CT Supreme Court Clarifies Pandemic Order for LTC Providers

Elder Law Answers Case Summary.The Supreme Court of Connecticut holds that the Governor’s order shielding health care providers from liability applies to problems resulting from resource depletion caused by the pandemic. In Manginelli v. Regency House of Wallingford, Inc. (Conn. SC 20767, August 8, 2023).

During the height of the COVID pandemic, staff at a nursing home operated by Regency House of Wallingford, Inc. dropped a patient during a bed transfer. The patient suffered injuries that led to her death. Her conservator, Kimberly Manginelli, brought a wrongful death suit.

Asserting that Executive Order No. 7V, which gave immunity to health care providers from COVID-related suits, shielded them from liability, the facility motioned to dismiss the case. Narrowly construing the order, the court denied the motion to dismiss. The court considers the scope of the immunity Executive Order No. 7V.

In Mills v. Hartford HealthCare Corp., the court interpreted the order as granting immunity when acts or omissions were connected to a provider’s services supporting the state’s COVID response, even if a patient did not have the virus, rejecting both overly narrow and broad interpretations of the order.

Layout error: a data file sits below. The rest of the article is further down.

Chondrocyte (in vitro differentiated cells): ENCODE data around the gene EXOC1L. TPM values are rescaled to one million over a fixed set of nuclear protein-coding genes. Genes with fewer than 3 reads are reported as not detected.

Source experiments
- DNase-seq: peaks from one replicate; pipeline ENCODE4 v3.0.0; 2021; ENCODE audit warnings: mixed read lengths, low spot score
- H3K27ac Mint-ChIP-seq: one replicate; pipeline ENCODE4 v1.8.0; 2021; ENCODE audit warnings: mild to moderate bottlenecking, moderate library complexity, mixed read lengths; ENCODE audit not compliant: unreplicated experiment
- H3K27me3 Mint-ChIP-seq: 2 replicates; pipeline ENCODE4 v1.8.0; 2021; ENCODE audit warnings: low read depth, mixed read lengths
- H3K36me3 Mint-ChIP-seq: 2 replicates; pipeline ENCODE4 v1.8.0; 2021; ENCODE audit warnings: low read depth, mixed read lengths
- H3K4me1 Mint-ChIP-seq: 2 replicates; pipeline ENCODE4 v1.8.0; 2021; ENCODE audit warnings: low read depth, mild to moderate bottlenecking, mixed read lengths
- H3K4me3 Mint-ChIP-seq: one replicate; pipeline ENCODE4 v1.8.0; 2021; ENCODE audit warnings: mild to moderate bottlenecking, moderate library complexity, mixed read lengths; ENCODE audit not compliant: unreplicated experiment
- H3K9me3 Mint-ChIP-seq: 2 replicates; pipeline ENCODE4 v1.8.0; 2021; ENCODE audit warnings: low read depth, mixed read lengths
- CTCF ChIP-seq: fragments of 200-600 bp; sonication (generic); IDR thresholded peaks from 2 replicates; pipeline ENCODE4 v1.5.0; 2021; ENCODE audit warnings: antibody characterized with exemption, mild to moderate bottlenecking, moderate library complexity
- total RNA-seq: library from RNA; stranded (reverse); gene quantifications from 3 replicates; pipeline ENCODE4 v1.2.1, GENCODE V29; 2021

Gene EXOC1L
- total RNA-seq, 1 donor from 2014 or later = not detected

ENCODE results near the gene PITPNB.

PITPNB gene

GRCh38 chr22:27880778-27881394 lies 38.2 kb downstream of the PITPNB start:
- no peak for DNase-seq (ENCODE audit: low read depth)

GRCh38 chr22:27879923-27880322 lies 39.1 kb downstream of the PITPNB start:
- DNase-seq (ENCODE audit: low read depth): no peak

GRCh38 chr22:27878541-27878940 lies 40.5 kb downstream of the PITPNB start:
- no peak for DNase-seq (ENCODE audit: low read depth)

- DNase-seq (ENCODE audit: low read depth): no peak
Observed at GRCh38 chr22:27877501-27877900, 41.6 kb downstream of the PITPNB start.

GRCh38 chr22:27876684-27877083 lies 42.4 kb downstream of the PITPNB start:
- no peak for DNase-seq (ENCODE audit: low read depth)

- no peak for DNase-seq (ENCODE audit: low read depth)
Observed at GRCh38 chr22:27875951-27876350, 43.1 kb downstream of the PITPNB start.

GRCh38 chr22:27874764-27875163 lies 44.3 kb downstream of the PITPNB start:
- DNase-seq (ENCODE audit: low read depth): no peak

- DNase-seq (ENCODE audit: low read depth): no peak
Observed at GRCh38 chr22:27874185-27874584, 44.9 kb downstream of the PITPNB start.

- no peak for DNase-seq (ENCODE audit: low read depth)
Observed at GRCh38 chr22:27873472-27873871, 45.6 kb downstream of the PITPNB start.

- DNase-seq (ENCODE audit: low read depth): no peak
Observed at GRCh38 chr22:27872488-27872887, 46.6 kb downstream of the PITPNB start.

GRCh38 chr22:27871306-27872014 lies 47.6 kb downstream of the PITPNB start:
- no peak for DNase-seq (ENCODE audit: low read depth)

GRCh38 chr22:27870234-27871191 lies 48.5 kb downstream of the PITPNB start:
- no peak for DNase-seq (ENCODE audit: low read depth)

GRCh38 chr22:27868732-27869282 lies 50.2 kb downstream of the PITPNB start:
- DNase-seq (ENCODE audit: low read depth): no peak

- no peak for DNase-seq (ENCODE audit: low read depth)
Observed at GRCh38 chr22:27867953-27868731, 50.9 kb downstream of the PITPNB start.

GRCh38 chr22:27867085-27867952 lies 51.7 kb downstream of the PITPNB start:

The order grants immunity for negligence arising from acts or omissions undertaken due to the pandemic’s drain on available resources. For immunity to apply, there must be a lack of resources stemming from the pandemic that caused the challenged acts or omissions. The facility must show that the lack of resources caused the fall to receive protection from the order. The order is not a blanket protection against any suit arising from an event during the pandemic.

The trial court correctly denied the motion to dismiss because the facility failed to demonstrate that the fall happened because the pandemic diminished resources. While the facility gave evidence of a lack of resources, it did not show a causal relationship. Although the trial court’s interpretation of the order as only applying to the treatment of COVID patients was too narrow, its denial of the motion to dismiss was appropriate.

Read the full opinion.